Like a Craigslist for good karma, KarmaGoat is online marketplace that lets people both buy and sell items, with proceeds going to a charity of the seller's choice -- there are almost 1,000 to choose from!
"We all own tons of stuff," KarmaGoat says on their site. "Some of it we love, but some of it we don't really use anymore. What if you could transform this unwanted stuff into the stuff people really need in the world? Like medical kits, school supplies, or a goat!"
Not surprisingly, the option to give a goat is where the business took its name from.
"The gift of a goat is such an awesome thing that we picked it as the symbol of all the causes we can support, and all the good we can do, through KarmaGoat," they say on the site, and go into further detail about the life-changing benefits a goat can have in the developing world. By empowering families to become micro-entrepreneurs with a goat through Heifer International, they can actually lift themselves out of extreme poverty. Think of that karma!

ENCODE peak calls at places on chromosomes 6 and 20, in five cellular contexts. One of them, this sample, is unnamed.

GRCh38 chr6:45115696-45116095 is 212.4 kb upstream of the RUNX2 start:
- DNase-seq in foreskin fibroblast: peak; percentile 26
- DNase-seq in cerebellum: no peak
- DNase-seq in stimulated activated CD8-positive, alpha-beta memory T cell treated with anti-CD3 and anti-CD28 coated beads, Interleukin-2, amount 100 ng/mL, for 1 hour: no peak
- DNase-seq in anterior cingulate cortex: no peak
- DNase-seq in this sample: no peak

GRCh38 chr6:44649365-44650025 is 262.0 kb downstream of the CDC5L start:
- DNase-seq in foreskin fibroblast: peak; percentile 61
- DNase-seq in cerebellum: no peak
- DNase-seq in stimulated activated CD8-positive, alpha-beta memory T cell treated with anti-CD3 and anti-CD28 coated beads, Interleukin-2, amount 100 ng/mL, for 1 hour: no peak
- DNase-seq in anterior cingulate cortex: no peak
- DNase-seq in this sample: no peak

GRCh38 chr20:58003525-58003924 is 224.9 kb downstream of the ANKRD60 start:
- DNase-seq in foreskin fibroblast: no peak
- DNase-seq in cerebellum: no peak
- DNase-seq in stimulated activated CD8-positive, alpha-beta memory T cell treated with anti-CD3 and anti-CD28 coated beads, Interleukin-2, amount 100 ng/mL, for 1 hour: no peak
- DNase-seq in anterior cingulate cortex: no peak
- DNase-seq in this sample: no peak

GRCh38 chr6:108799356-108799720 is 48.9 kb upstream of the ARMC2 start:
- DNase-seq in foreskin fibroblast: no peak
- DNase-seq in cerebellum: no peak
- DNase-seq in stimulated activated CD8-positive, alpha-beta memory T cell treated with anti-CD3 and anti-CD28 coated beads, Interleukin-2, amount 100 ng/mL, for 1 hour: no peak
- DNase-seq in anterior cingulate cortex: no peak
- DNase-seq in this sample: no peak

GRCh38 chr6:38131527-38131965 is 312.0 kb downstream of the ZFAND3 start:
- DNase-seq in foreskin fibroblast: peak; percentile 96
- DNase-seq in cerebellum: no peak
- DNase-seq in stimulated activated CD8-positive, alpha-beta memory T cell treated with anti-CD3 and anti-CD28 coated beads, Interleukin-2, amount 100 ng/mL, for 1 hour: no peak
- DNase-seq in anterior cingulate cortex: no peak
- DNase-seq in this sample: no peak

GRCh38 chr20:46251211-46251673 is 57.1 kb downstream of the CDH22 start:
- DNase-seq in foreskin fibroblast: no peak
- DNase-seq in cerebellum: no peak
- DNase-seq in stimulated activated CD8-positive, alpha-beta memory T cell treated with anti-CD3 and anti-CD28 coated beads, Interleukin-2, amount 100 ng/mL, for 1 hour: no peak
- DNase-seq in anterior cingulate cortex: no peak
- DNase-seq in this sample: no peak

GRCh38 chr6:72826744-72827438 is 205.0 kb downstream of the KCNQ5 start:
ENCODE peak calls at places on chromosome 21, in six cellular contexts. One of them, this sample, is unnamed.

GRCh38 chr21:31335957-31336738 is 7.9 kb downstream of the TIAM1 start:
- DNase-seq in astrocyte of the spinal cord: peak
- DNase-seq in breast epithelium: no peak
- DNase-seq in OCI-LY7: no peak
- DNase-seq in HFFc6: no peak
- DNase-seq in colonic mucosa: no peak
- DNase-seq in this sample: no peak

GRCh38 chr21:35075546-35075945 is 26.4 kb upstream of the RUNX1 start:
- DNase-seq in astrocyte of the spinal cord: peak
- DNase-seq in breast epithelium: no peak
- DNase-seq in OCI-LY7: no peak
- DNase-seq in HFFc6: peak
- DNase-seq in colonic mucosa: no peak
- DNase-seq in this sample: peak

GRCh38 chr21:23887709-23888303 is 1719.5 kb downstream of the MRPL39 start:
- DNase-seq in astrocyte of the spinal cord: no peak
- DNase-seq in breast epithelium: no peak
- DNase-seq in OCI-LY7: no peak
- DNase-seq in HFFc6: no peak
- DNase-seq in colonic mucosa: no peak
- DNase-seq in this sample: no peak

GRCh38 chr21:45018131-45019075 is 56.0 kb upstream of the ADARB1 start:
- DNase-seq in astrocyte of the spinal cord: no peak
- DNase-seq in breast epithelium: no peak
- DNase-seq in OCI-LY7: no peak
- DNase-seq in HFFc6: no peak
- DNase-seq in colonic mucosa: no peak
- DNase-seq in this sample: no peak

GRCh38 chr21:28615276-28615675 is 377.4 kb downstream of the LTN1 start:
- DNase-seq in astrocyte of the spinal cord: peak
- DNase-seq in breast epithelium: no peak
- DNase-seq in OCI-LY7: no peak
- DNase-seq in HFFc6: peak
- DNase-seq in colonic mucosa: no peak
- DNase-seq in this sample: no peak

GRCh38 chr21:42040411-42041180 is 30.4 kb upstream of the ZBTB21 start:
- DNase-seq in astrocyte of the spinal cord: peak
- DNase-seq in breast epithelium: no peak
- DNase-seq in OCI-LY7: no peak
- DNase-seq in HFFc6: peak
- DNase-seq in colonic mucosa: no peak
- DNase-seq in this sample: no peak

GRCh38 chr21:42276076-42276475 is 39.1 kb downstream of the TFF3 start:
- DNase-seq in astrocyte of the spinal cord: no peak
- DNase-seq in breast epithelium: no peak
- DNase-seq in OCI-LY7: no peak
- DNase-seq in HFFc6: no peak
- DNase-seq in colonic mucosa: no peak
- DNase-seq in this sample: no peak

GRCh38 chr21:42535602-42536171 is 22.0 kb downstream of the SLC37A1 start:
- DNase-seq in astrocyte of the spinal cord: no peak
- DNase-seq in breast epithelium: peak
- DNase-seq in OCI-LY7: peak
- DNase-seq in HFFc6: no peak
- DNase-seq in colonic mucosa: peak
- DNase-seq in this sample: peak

Similar to Craigslist, sellers can list items, and buyers peruse them, yet unlike Craigslist, KarmaGoat members make all their purchases via credit card and a secret password online. Sellers are also encouraged to promote their listings on Facebook and Twitter.
KarmaGoat functions as a for-profit social enterprise, giving 85% of the profits to charity, and keeping 15% to further the business. Among the featured KarmaGoat sellers can support is Heifer Project International, American National Red Cross, Andre Agassi Foundation for Education, Invisible Children, and Doctors Without Boards USA Inc, to name a few.
KarmaGoat was started by Jonathan Lehmann and a few of his fellow MBA grads at UCLA, Jamie Voytko, James Chung and Tony Vassiliadis. The team now includes a few others, along with an extended KarmaGoat family. Finally, the site has a section for KarmaPeople, which showcases the names of sellers, their profile photos (optional) and the amount of money each has raised.
Introducing KarmaGoat from KarmaGoat on Vimeo.
KarmaGoat on Twitter
KarmaGoat on Facebook